President Evo Morales of Bolivia will address members of the Fordham community on “The Realities Of Democracy” on Monday, Nov. 17 at 4 p.m. at McNally Amphitheatre.
In his address, President Morales will express his thanks to the civil society and nations that supported his government during the recent violence in Santa Cruz; discuss the negotiations that led to the agreement his government reached with the opposition on proposed constitutional changes; and explain how those changes, which are subject to the results of a Jan. 25 referendum, will work within the framework of Bolivian democracy.
His Excellency Juan Evo Morales Ayma
President, Republic of Bolivia
“The Realities Of Democracy”
Monday, Nov. 17
4 p.m. EST
140 W. 62nd St. at Columbus Avenue
email@example.com by Friday, Nov. 14
The address is sponsored by the Institute of International Humanitarian Affairs at Fordham University and His Excellency Miguel d’Escoto Brockmann, president of the 63rd General Assembly of the United Nations.
For security purposes, all attendees must be seated by 3:30 p.m. Large bags and backpacks will not be allowed in the auditorium.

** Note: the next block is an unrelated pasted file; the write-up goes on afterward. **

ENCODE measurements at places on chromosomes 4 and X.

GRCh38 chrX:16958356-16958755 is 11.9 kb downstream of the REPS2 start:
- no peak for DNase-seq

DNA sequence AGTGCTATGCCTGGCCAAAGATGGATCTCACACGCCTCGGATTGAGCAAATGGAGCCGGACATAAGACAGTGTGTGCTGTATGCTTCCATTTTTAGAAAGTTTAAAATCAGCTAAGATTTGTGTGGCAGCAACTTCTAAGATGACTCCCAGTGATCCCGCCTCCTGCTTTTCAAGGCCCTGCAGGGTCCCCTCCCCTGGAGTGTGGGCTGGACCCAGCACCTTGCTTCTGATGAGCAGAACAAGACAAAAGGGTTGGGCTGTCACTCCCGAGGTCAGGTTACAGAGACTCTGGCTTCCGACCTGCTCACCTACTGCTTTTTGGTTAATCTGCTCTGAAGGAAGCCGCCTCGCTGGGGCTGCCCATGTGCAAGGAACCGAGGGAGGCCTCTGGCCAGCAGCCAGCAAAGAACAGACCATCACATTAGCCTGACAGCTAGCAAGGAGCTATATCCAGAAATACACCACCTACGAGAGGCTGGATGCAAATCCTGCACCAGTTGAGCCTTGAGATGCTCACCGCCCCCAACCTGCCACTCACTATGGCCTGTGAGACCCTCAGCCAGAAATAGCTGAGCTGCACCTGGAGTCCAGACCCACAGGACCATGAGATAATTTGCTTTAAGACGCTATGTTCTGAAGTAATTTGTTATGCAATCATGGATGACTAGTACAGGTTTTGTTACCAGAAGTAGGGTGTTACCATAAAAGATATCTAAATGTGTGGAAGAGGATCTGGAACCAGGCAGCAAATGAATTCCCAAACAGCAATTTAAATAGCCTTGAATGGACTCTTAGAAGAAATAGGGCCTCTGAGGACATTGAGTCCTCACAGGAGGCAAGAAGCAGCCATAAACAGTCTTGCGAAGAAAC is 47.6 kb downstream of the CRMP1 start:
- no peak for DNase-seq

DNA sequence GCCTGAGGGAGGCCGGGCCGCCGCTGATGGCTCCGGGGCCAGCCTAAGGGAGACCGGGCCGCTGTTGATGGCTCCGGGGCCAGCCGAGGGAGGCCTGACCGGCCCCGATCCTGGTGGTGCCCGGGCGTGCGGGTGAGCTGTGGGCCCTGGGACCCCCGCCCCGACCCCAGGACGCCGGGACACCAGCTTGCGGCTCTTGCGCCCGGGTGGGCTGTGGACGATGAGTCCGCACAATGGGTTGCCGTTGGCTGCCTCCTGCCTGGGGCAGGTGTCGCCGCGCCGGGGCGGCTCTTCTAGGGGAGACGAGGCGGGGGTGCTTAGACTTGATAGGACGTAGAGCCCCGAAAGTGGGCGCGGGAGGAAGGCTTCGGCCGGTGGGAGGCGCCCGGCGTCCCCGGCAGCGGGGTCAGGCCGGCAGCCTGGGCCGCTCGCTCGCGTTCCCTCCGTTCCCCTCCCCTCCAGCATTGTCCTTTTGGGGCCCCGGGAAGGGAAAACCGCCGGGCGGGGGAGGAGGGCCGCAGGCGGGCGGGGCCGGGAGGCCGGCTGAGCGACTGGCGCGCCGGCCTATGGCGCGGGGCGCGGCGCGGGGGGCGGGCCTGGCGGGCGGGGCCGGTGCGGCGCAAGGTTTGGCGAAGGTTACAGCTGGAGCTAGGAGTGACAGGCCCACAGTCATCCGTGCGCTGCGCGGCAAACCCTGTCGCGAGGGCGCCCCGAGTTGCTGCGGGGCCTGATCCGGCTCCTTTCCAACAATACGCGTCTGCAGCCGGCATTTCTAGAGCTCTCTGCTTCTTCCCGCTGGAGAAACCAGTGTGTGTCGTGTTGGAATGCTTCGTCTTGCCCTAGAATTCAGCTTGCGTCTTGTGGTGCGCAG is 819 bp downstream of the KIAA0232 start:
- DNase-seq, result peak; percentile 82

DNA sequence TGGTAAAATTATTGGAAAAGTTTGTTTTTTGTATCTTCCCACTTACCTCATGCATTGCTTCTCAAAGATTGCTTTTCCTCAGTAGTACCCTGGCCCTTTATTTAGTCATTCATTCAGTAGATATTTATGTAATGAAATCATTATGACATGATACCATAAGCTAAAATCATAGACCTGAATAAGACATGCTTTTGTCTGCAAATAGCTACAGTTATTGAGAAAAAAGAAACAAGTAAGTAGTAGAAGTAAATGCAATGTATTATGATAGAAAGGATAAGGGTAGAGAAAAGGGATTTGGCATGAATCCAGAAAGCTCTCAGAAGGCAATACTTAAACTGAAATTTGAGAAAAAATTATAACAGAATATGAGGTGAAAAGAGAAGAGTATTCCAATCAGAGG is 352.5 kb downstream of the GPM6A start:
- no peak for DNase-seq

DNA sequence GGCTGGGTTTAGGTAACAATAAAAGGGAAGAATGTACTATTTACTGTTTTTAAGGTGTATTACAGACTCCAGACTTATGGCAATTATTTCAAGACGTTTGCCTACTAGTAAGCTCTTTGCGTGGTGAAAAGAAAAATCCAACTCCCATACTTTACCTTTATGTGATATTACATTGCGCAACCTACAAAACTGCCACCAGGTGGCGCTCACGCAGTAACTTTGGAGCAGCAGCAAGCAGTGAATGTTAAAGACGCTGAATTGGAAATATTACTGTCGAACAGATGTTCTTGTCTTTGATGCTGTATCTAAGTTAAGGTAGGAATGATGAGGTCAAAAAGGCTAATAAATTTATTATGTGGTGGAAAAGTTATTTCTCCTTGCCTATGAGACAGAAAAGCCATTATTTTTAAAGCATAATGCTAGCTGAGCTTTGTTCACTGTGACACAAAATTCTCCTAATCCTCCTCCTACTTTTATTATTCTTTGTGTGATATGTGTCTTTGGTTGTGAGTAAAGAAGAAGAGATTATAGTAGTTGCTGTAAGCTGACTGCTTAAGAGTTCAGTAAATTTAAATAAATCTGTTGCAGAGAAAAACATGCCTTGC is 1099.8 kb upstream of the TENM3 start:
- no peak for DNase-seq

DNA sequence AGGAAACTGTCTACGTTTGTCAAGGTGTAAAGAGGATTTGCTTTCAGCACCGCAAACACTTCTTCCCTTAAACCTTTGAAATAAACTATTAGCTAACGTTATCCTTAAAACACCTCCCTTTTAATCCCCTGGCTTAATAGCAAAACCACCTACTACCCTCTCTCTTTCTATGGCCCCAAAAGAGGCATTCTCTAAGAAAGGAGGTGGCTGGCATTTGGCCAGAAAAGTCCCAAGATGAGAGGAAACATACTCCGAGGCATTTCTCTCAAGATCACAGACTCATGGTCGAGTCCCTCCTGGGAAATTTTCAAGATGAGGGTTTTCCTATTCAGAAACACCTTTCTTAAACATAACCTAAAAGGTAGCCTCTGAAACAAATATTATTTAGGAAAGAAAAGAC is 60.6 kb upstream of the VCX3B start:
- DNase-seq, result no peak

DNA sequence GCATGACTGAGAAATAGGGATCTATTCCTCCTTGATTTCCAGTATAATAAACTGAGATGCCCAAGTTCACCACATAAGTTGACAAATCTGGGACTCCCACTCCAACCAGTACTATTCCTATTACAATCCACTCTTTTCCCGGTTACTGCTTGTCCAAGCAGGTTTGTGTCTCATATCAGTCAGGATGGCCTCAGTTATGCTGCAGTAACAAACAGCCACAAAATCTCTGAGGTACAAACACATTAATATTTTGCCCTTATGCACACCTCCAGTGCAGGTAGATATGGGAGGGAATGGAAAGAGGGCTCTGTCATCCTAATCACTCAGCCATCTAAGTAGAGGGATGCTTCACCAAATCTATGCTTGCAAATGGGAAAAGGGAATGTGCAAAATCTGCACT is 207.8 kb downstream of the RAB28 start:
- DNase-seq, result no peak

Established in 1945 under the Charter of the United Nations, the General Assembly occupies a central position as the chief deliberative, policymaking and representative organ of the United Nations. Comprising all 192 Members of the United Nations, it provides a unique forum for multilateral discussion of the full spectrum of international issues covered by the Charter.
The Institute of International Humanitarian Affairs at Fordham University offers an academic base for the study and development of international health, human rights, and other humanitarian issues, especially those that occur in periods of conflict.
At a time when terrorism and war are at the forefront of world affairs, the Institute trains humanitarian workers in the critical skills needed to aid in crises situations. The Institute identifies fundamental needs and uses its talents, contacts, and resources to define practical solutions, while initiating dialogue, understanding, and cooperation among people and nations divided by war.